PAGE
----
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Pet Protection

Pet Protection

Summer Is a Time for Fun, But Don't Forget That Summer Can Also Bring Danger for Pets.

Just like people, pets enjoy the outside and sunshine. Owners have a huge responsibility to keep pets safe during these warm months. Here are some tips for keeping pets safe in the summer:

  • Since pets are outside more in warmer weather make sure they are wearing a collar with identification and rabies tags. There is always the chance that dogs and cats can escape fenced in yards. Pets without id often end up in animal control shelters…not fun and it can be expensive to get them out of “jail.”
  • With high temperatures, comes the threat of heat exhaustion and life threatening heat stroke. Dogs do not have sweat glands like humans except for a few on their feet. They do not perspire and can only rid their bodies of heat by panting, which is not enough when the temperature soars. If pets spend a substantial amount of the day outside, make sure to provide cool, clean water and shade. Walk pets early in the morning or late evening when it’s cooler. Remember that hot asphalt can burn paws!
  • Never leave pets in cars even if windows are partially rolled down. Temperatures in a car can rapidly reach over 100 degrees in a matter of minutes. Do not feel guilty about leaving companion pets at home. They will be much happier in an air-conditioned environment with access to water.
  • Keep pets clipped in the summer. Less fur helps keep them cool.
  • Follow pet recommendations for any fertilizer, plant food and/or insecticide applied to areas accessible to pets. Dogs and cats are curious animals so make sure to restrict pets from treated areas until exposure danger has passed.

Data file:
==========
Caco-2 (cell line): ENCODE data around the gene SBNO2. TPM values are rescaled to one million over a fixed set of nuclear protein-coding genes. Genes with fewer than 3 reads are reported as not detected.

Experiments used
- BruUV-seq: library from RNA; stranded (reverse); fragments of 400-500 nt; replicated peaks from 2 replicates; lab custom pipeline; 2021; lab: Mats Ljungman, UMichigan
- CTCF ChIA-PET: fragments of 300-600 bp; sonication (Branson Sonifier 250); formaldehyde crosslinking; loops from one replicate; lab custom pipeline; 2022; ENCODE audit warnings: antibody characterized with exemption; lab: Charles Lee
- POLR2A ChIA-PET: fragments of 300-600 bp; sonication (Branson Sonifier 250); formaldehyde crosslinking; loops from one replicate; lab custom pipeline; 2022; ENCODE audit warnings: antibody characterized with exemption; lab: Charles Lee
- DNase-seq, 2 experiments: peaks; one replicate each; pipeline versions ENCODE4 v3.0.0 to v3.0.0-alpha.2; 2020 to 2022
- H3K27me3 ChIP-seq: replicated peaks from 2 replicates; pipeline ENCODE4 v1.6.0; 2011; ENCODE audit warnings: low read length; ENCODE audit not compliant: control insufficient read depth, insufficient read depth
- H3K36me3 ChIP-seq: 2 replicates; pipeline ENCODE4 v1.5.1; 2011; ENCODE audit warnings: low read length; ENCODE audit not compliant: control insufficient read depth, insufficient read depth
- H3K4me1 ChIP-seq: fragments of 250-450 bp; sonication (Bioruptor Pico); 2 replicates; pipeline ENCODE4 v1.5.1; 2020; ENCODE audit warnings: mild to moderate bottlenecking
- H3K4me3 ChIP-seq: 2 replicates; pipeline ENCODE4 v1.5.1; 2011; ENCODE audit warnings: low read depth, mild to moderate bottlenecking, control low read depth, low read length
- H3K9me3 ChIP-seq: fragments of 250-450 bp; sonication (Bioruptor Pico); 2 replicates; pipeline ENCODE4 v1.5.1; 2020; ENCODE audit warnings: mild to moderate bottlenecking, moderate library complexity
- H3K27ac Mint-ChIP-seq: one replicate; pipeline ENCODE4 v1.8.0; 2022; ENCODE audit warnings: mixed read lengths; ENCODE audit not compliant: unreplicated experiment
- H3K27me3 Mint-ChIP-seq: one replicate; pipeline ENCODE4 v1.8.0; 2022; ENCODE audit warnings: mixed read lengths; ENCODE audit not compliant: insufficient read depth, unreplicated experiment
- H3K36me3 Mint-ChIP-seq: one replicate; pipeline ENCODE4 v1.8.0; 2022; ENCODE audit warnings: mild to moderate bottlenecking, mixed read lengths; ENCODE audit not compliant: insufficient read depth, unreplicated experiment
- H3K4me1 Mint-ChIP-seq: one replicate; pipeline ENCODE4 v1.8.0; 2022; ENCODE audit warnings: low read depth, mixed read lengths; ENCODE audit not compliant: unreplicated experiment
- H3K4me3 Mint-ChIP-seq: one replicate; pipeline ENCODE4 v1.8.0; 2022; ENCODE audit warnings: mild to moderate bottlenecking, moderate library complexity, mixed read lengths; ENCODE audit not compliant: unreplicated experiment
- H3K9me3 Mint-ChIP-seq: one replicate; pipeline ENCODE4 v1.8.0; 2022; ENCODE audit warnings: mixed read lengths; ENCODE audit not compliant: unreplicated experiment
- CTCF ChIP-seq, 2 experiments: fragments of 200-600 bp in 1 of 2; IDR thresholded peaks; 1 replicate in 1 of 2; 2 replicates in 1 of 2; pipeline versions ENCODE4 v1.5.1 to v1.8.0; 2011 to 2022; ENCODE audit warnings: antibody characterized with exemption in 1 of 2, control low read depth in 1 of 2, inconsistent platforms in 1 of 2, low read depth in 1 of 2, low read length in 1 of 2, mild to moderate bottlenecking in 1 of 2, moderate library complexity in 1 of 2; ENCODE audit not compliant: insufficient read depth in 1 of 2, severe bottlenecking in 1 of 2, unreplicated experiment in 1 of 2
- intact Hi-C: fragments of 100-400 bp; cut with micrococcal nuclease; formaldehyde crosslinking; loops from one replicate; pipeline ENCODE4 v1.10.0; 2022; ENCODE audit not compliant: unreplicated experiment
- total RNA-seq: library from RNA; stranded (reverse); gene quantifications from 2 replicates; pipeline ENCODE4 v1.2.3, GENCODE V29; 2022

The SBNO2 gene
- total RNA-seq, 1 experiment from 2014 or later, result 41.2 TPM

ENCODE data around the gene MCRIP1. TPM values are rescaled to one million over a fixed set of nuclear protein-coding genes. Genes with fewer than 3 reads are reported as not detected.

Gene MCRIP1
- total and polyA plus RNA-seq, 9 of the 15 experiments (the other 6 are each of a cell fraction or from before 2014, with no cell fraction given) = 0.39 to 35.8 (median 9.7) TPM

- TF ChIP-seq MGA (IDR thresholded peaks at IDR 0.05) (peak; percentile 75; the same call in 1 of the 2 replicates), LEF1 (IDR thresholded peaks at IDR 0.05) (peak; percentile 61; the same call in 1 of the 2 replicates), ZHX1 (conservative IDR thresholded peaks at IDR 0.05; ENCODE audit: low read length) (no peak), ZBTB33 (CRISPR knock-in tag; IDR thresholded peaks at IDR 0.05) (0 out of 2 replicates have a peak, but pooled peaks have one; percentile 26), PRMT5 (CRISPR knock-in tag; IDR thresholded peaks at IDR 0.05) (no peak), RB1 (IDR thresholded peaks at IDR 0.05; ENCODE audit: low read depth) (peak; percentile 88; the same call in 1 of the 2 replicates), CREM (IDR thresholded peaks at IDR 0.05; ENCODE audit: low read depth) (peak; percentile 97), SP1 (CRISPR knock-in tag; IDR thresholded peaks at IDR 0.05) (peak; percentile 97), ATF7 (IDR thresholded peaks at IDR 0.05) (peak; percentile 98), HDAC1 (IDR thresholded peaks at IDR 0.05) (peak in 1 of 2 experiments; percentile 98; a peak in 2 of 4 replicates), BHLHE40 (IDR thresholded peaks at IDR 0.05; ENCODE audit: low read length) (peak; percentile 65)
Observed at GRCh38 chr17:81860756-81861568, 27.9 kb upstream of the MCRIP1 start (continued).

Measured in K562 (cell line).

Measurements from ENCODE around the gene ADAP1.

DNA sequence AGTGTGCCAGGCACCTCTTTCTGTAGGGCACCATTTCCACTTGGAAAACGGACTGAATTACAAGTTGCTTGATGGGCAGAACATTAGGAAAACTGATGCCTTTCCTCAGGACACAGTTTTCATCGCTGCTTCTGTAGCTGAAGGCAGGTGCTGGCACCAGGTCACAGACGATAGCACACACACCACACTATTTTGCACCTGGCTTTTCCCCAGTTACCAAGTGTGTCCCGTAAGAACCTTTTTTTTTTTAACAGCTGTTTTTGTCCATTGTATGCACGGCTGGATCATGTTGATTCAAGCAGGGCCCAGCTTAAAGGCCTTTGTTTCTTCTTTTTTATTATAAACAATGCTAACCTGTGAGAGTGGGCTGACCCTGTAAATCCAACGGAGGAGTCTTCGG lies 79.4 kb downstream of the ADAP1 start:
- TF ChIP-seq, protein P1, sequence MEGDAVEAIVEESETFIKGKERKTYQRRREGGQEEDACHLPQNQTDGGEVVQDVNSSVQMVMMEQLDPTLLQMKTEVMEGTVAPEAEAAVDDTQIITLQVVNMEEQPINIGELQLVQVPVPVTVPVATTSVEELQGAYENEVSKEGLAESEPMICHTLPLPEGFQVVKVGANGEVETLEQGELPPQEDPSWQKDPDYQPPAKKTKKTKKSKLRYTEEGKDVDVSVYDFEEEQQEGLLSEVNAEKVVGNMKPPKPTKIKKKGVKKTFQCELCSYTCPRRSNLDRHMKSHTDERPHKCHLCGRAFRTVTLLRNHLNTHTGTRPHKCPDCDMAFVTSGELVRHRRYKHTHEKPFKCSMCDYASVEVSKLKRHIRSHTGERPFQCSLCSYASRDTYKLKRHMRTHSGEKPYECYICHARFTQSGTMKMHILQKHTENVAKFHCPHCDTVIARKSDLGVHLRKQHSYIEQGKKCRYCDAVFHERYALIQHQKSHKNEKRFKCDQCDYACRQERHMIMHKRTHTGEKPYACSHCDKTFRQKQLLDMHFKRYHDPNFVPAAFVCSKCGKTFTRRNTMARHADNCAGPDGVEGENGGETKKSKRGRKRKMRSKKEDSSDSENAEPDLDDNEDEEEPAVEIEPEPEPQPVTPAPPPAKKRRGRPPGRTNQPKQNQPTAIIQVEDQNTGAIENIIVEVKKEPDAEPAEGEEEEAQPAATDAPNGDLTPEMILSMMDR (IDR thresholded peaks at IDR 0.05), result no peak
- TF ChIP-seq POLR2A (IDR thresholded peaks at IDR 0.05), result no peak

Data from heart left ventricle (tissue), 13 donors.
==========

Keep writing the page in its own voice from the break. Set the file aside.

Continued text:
• Protect your pets from heartworms, which can be fatal in dogs and cats. Heartworms are parasites carried by mosquitoes, which are prolific during summer. Be sure to ask your veterinarian about options for heartworm prevention.
  • Ticks are another common parasite active in warm weather. Ticks are not only annoying, but can carry very dangerous diseases like Lyme disease, Rocky Mountain spotted fever and ehrlichiosis. To remove an attached tick, wearing latex gloves use a pair of fine-tipped tweezers and pull the tick straight out. Be sure not to twist the body. Treat the bite area with rubbing alcohol.
  • Many plants can be toxic to animals. Below is a list of plants that could pose a danger to your animals:
  • Azalea
  • Baby’s Breath
  • Cyclamen
  • Daffodil
  • Gladiola
  • Hosta
  • Ivy
  • Lilly
  • Milkweed
  • Morning Glory
  • Oleander
  • Rhododendron
  • Sago Palms
  • Tomato Plant
  • Tulip
  • Yews

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